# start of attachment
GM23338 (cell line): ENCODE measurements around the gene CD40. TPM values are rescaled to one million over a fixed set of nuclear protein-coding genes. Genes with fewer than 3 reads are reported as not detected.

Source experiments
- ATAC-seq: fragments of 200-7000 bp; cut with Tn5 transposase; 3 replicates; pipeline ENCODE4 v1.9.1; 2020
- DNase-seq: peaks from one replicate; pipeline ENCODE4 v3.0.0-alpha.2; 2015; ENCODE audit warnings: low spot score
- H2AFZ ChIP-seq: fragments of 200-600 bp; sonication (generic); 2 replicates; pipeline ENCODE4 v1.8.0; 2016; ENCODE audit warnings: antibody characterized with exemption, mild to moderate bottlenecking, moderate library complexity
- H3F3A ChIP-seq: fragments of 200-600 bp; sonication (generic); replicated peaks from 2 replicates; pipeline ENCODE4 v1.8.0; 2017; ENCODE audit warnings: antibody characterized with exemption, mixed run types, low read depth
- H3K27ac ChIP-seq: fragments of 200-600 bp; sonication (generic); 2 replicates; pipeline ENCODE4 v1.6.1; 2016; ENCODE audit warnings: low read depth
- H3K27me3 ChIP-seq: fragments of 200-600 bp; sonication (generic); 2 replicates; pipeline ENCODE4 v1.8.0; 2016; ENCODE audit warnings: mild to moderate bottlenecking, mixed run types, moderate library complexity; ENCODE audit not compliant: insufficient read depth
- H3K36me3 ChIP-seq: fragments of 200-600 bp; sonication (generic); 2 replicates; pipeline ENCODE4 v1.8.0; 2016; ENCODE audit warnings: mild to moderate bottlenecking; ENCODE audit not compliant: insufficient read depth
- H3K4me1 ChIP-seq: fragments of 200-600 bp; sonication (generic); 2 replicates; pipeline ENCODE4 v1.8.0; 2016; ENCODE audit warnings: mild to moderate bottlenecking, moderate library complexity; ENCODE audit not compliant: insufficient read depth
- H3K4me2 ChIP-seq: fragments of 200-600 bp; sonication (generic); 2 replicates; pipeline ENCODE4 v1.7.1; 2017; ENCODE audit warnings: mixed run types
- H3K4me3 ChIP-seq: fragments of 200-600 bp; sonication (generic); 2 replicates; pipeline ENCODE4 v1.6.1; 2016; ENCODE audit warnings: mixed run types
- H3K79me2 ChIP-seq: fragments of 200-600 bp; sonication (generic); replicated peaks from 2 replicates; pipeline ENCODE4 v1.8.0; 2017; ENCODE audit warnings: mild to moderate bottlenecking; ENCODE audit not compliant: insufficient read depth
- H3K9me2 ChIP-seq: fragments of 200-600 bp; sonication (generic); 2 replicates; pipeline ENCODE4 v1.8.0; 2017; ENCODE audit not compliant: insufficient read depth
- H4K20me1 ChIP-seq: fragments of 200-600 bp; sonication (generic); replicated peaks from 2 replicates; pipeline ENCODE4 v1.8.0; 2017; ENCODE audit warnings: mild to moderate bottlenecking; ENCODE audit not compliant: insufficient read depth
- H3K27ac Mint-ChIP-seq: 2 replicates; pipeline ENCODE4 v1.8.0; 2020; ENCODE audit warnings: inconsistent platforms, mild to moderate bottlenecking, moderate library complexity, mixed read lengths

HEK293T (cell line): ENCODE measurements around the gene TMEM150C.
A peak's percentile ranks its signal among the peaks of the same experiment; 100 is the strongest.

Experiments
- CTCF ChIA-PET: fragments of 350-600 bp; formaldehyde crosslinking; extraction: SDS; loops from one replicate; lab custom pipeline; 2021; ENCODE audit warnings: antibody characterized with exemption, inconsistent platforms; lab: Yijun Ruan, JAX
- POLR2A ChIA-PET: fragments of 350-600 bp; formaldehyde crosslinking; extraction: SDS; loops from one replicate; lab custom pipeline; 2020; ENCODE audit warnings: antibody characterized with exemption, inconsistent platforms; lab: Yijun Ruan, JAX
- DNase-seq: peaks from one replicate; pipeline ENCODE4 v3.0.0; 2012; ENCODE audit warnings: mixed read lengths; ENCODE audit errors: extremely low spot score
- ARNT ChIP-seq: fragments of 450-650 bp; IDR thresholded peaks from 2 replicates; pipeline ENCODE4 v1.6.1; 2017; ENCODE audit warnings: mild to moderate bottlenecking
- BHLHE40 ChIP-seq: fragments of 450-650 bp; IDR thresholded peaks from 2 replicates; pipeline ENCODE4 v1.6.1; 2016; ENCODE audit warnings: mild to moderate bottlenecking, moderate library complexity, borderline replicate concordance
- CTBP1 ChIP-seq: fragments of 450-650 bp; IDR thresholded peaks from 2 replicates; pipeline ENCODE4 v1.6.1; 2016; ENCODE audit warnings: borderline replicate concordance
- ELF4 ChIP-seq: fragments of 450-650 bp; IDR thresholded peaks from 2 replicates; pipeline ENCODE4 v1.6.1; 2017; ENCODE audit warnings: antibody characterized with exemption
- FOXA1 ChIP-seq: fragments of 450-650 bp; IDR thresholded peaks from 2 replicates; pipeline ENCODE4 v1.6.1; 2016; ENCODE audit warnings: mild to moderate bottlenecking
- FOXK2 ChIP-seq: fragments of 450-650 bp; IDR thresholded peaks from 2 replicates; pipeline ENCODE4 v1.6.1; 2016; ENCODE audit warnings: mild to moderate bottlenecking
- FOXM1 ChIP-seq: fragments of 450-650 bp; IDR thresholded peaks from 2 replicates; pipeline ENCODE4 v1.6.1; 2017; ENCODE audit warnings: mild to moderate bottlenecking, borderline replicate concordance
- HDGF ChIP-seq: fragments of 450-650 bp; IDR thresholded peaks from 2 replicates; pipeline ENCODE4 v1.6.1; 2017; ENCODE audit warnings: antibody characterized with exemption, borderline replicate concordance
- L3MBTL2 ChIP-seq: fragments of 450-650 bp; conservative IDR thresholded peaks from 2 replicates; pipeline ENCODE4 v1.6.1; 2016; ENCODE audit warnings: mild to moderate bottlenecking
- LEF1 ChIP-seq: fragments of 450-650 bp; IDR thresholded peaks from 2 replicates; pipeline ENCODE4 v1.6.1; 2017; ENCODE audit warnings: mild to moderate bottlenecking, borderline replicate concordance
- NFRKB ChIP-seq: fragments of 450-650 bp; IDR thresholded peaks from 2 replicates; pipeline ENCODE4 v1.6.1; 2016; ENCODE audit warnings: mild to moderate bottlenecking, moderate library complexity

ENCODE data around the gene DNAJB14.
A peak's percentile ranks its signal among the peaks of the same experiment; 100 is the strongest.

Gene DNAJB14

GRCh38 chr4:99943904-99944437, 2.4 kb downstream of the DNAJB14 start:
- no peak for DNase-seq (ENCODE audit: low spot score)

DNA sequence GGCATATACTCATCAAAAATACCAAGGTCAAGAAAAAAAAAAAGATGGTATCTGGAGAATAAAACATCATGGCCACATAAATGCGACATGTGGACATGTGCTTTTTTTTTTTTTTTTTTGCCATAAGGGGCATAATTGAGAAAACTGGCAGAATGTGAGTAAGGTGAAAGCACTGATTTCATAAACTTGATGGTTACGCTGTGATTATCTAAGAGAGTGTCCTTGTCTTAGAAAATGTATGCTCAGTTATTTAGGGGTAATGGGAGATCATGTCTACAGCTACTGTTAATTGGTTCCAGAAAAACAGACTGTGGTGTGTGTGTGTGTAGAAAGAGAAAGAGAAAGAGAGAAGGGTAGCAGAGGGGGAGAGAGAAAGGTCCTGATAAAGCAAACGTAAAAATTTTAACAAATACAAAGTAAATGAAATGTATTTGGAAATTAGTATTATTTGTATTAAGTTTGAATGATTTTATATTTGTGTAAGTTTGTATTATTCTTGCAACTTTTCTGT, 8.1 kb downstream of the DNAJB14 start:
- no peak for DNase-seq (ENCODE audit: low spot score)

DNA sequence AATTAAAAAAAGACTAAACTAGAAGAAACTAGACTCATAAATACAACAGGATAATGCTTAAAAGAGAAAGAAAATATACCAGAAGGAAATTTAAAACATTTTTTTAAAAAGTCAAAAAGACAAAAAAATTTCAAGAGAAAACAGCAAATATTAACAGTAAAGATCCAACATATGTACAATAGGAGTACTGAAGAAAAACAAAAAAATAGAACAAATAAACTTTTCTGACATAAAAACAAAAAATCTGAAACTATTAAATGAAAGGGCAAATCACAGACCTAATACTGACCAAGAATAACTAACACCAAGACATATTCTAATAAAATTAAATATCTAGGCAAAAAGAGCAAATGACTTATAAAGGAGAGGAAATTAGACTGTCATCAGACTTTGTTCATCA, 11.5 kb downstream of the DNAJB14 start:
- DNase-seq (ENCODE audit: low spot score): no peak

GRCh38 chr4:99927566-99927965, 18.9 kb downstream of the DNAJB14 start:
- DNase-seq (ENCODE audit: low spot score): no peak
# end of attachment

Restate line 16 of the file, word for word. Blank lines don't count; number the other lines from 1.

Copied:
- H3K27ac Mint-ChIP-seq: 2 replicates; pipeline ENCODE4 v1.8.0; 2020; ENCODE audit warnings: inconsistent platforms, mild to moderate bottlenecking, moderate library complexity, mixed read lengths